Imagining an alternative system for work and human survival, in Labor Day Reality for Humanity on the Gallows - or Shall We Imagine Differently?, by Jan Lundberg, Culture Change

Comments (6)Add Comment
A well written article this. It is very important to say these Truths, over and over as many ways as We can.

I feel supportive of all that Culture Change does and tries to do (so far) and will visit you one day in Santa Cruz. I will also ship something via sail boat to a Friend or someone in a far away place. How fun! How romantic! How compatible with Our Dear Mother Earth and the Life upon Her.

Looking forward to more of your thoughts about these dire matters. Dan 1

Dan 1
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Votes: +1 Written by Richard Moore, Ireland.

Carbon dioxide?

CO2 is actually a very unlikely suspect for playing a measurable role in climate, given its trace presence of a few hundred parts per million. Water vapor dominates, by a large margin, in the greenhouse gas category, and any contribution from CO2 would presumably be, like orbital variations, lost in the noise.

The whole basis for imagining that CO2 might measurably affect climate, boils down to the fact that a heating spike was occurring, at the same time the Industrial Revolution came along. For the past two centuries there has been a correlation between increasing CO2 levels and temperature levels, and the correlation has been entirely coincidental. The naturally expected spike has peaked right on schedule, with no perceptible influence from CO2. Lost-in-the-noise continues to be a reasonable assessment of CO2‘s role in climate change.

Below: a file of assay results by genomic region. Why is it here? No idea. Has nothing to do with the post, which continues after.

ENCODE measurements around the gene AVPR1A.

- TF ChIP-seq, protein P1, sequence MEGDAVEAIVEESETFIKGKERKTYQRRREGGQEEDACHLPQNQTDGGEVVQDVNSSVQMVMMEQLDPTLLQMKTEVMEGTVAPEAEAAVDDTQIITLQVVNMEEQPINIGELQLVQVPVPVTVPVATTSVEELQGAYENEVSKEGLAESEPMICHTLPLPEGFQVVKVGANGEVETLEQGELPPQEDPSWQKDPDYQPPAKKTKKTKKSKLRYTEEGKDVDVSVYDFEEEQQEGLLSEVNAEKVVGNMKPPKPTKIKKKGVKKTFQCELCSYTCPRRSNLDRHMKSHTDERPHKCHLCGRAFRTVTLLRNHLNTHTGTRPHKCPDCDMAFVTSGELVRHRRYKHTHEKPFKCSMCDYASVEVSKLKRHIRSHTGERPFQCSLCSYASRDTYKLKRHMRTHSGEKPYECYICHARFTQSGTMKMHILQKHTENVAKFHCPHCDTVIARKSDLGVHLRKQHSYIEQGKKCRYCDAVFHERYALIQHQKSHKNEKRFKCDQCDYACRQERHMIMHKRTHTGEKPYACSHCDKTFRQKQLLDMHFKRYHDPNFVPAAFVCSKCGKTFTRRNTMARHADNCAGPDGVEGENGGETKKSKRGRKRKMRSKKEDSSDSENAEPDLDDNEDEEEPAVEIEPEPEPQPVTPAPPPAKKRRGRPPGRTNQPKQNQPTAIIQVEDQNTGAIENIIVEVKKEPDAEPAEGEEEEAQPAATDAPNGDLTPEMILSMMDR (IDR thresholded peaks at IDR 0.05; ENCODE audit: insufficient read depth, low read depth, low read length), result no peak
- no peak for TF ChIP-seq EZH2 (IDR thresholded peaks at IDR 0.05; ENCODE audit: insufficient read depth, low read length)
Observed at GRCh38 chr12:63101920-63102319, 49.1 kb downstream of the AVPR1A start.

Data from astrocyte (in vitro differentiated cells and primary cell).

Stephanie McDowall
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Votes: -4
The article provides sound insight into what society has and is doing wrong and some indication of the consequences. The role of technology is mentioned without providing insight into its fundamental impact on what has happened. The decisions of people would have been very different without the infrastructure (from communication systems up to cities) that society has become very dependent on. The systems in this infrastructure are constructed, operated and maintained by irreversibly using up limited natural material resources, producing irrevocable waste material and degrading the environment during their limited lifetime. This is an unsustainable process. any rational discussion of the future of society should take what will happen to the infrastructure into account
Denis Frith
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Votes: +2
Even before the hippies, there were folks like Scott and Helen Nearing who bailed out of consumer culture in the 1920s and blazed new trails. Their books are worth reading: The Good Life and The Making of a Radical.
Peter Crabb